The topic of farm attacks in South Africa came to my attention a few years ago via talk radio, but this summer it came up again, and I started looking into the matter more deeply. I have dug through media reports from the US, South Africa, and elsewhere; I have looked at documentation from the South African and other governments, and from various non-governmental organizations (NGO’s), including some NGO’s based in South Africa and which meet in conjunction with South African government officials; and, I am in touch via social media and email with people in South Africa and with people who have connections to South Africa.
I am now far more concerned than ever.
The evidence I have reviewed strongly indicates that criminal gangs are deliberately targeting South African farmers of European descent for home invasions and armed robberies; the attacks are noteworthy for gratuitous violence, torture and murder far beyond anything necessary for simple robbery, or even for opportunistic sexual assault.
The criminal gangs seem to be exclusively perpetrators of African descent, but their victims are not exclusively of European descent; black South Africans are brutally assaulted and murdered simply for working on a farm that belongs to a white South African.
The racial aspect is noteworthy, mainly because the leaders of political groups have sought to foment racial discord by making statements and even singing Apartheid-era songs that call for attacks on South Africans of European descent, blaming them for the country’s woes. Such race- and ethnic-baiting has long been a tactic of militant extremist groups seeking political power, and recalls the rise of the Nazis to power in Germany in the wake of World War I.
South Africa has a diverse population which includes people of Asian (mainly Indian, but also Chinese and some Vietnamese) descent. Xenophobic attitudes have resulted in violence that has been described as “well-orchestrated” targeting these communities; many ethnic Chinese business owners have packed up and left, moving to other countries, and others are considering their options. There has also been a history of attacks against blacks who happen to not be from South Africa. In all cases, calls for ethnic violence went a long way towards creating the environment in which that violence then occurred.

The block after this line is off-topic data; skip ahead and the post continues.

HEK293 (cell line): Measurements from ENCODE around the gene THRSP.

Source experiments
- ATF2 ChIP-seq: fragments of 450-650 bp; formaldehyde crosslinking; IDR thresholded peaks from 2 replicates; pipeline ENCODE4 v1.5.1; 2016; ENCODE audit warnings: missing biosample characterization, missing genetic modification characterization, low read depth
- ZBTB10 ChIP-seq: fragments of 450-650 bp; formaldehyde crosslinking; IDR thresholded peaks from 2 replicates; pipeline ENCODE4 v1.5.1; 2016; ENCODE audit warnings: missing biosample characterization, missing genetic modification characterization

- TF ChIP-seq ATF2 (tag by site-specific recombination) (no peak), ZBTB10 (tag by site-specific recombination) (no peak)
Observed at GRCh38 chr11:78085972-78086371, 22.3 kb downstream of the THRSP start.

It is my opinion that South Africa is now an ethnic powderkeg.
Specifically regarding the farm attacks in South Africa, the following facts are particularly noteworthy:
1) the government was made abundantly aware of this problem more than two decades ago as the situation began to develop, having been informed both through feedback from South African citizens, and through statistics kept by South African police;
2) the government decided, against the recommendations of groups formed to study the problem, to disband special rural police units that provided more adequate security to farm communities; and,
3) the government simultaneously directed the police to stop keeping statistics on farm-related attacks, making it difficult to distinguish a significant rise in these kinds of crimes from the background noise of a crime rate that was otherwise high but not as high.
It is my opinion that there is a pattern of conduct and that, in aggregate, the South African government is conducting ethnic-cleansing-by-proxy and is, through its actions, obfuscating this serious crime against humanity. I believe that, if allowed to continue, this could easily be sparked into outright genocide and that it will, under any circumstances, eventually result in a famine as farm production inevitably declines. It is my further opinion that, considering the mineral and economic resources at stake, and the potential for regional destabilization that could result from such a crisis affecting Africa’s most developed and second largest economy, there are serious long-term risks for America’s national security.